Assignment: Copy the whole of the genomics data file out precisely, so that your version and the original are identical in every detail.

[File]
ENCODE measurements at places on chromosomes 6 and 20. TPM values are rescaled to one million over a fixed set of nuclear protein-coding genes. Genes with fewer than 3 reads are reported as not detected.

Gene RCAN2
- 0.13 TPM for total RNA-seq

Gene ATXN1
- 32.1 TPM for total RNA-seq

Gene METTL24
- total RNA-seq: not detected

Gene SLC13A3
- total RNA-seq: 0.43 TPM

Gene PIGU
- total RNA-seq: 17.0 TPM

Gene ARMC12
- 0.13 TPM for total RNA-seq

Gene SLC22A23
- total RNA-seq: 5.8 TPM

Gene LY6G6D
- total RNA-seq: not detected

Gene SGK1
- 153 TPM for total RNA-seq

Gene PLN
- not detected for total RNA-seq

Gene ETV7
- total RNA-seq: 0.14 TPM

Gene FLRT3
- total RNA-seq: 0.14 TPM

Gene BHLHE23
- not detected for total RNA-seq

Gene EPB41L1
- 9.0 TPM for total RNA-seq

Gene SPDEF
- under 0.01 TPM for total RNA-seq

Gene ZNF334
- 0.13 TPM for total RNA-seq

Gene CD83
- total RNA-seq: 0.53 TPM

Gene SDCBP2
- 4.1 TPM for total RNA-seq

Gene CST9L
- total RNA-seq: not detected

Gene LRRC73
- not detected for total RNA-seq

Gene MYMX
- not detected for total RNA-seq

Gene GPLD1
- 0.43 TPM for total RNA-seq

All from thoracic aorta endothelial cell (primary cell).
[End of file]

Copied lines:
ENCODE measurements at places on chromosomes 6 and 20. TPM values are rescaled to one million over a fixed set of nuclear protein-coding genes. Genes with fewer than 3 reads are reported as not detected.

Gene RCAN2
- 0.13 TPM for total RNA-seq

Gene ATXN1
- 32.1 TPM for total RNA-seq

Gene METTL24
- total RNA-seq: not detected

Gene SLC13A3
- total RNA-seq: 0.43 TPM

Gene PIGU
- total RNA-seq: 17.0 TPM

Gene ARMC12
- 0.13 TPM for total RNA-seq

Gene SLC22A23
- total RNA-seq: 5.8 TPM

Gene LY6G6D
- total RNA-seq: not detected

Gene SGK1
- 153 TPM for total RNA-seq

Gene PLN
- not detected for total RNA-seq

Gene ETV7
- total RNA-seq: 0.14 TPM

Gene FLRT3
- total RNA-seq: 0.14 TPM

Gene BHLHE23
- not detected for total RNA-seq

Gene EPB41L1
- 9.0 TPM for total RNA-seq

Gene SPDEF
- under 0.01 TPM for total RNA-seq

Gene ZNF334
- 0.13 TPM for total RNA-seq

Gene CD83
- total RNA-seq: 0.53 TPM

Gene SDCBP2
- 4.1 TPM for total RNA-seq

Gene CST9L
- total RNA-seq: not detected

Gene LRRC73
- not detected for total RNA-seq

Gene MYMX
- not detected for total RNA-seq

Gene GPLD1
- 0.43 TPM for total RNA-seq

All from thoracic aorta endothelial cell (primary cell).